UN Syria envoy says constitutional committee a 'sign of hope'

Geir Pedersen says actions to de-escalate violence and move toward a nationwide cease-fire "are absolutely essential"

UN Special Envoy for Syria, Geir Pedersen meets with Syria's Foreign Minister Walid Muallem in Damascus, Syria in this handout released by SANA on September 23, 2019. SANA/Handout via REUTERS ATTENTION EDITORS - THIS IMAGE WAS PROVIDED BY A THIRD PARTY. REUTERS IS UNABLE TO INDEPENDENTLY VERIFY THIS IMAGE.
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The United Nations special envoy for Syria said on Monday that the convening of a committee to draft a new constitution for Syria on October 30 "should be a sign of hope for the long-suffering Syrian people" – but it will matter only if it becomes a step out of the conflict that has lasted more than eight years.

Geir Pedersen told a Security Council meeting on the sidelines of the annual gathering of world leaders at the General Assembly that the committee alone could not resolve the conflict.

He said that actions to de-escalate violence and move toward a nationwide cease-fire "are absolutely essential."

Still, the long-delayed agreement between Syria's government and opposition on the 150-member committee is significant because it marks "the first concrete political agreement" by the warring sides to enforce the road map to peace adopted by key nations on June 30, 2012, he said.

"This can be a door opener to a wider political process that meets the legitimate aspirations of the Syrian people," he said.

Mr Pedersen said seizing the opportunity won't be easy, however.

"Syria remains in the gravest crisis, with violence and terrorism continuing, five international armies operating on its territory, appalling suffering and abuses, a deeply divided society and a sense of despair among its people inside and outside the country," he said.

The UN envoy said "trust and confidence is almost non-existent" and the constitutional committee needs to be accompanied by other steps to build trust and confidence not only among Syrians but between the country and the international community.

As one measure, he appealed for action on the tens of thousands of people who remain detained, abducted and missing.

Mr Pedersen cited the many difficulties to overcome: a humanitarian crisis in the country's last rebel-held region of Idlib, terrorist groups that "continue to metastasise touching all Syrian communities", frequent violent confrontations between international players and the millions that are not only displaced but also living in poverty.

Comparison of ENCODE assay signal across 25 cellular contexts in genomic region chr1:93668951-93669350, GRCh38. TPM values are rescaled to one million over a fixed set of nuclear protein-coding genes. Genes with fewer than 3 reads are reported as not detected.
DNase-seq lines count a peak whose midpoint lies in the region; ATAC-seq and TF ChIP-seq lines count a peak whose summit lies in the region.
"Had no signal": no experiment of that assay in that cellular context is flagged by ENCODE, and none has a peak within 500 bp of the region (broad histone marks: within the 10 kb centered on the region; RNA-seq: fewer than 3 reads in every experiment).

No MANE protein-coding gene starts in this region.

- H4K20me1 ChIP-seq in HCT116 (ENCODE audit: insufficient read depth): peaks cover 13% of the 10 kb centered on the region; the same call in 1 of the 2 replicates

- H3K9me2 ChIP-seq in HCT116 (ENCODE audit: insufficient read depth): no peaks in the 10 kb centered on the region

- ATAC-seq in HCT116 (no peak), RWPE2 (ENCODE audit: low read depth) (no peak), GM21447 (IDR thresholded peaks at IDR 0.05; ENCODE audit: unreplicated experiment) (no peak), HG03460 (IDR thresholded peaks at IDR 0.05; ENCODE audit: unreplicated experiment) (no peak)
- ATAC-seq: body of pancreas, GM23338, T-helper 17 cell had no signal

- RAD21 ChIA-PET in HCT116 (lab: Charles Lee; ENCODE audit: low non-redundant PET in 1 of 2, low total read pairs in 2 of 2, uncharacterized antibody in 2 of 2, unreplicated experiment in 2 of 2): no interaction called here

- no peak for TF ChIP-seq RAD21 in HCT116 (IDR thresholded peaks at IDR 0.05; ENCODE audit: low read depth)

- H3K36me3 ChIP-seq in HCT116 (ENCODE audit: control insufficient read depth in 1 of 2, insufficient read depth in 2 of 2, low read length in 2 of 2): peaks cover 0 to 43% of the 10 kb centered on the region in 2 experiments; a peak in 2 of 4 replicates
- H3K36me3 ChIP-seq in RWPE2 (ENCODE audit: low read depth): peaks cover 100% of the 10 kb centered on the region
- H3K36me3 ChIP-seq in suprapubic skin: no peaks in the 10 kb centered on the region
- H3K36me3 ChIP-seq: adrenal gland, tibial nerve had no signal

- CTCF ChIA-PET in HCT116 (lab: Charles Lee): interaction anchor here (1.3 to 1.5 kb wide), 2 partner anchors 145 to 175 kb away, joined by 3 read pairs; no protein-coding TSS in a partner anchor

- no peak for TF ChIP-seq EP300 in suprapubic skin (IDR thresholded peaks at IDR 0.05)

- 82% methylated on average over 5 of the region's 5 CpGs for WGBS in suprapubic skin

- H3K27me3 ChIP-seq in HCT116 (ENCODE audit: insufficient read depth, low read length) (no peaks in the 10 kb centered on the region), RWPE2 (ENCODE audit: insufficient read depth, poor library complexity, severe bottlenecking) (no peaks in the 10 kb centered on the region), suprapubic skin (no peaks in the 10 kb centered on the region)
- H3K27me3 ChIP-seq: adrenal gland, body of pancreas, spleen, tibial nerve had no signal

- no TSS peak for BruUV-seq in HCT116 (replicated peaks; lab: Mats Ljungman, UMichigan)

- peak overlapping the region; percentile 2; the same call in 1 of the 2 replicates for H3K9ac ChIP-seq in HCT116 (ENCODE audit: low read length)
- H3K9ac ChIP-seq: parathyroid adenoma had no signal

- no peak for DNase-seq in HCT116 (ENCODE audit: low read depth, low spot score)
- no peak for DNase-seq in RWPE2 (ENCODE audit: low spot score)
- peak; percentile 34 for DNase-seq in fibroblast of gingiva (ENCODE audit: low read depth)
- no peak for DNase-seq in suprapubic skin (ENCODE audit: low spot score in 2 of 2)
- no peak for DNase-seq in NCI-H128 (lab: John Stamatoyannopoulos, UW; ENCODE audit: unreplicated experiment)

The envoy urged the Security Council to unite behind "the revitalised effort" to enforce the 2012 peace deal with calls for UN-supervised elections once Syria has a new constitution.

Mr Pedersen will facilitate the committee's meetings in Geneva, but he stressed that "the United Nations will jealously guard the Syrian-owned and Syrian-led nature of the process."

"Syrians, not outsiders, will draft the constitution, and the Syrian people must popularly approve it," he said.

How the popular approval will take place still needs to be worked out, he said.

Under the agreement, the committee will amend Syria's current constitution or draft a new one.

The government and opposition will each contribute 50 members to the committee, with the rest being independent civil society members.

From the committee, 45 members will be appointed to a smaller group with the government, opposition and civil society each contributing 15 delegates.

The smaller group will prepare and draft proposals, with the decisions requiring the support of at least three-quarters of the larger body.

Mr Pedersen disclosed details of the 50-member civil society group, which was the hardest to agree on, saying the members come from different religious, ethnic and geographical backgrounds and "hold a range of political leanings."

Some live in Syria and others live outside the country, he said.

About half of those in the civil society group are women, and about 30 per cent of the entire committee's 150 members are women, Mr Pedersen said.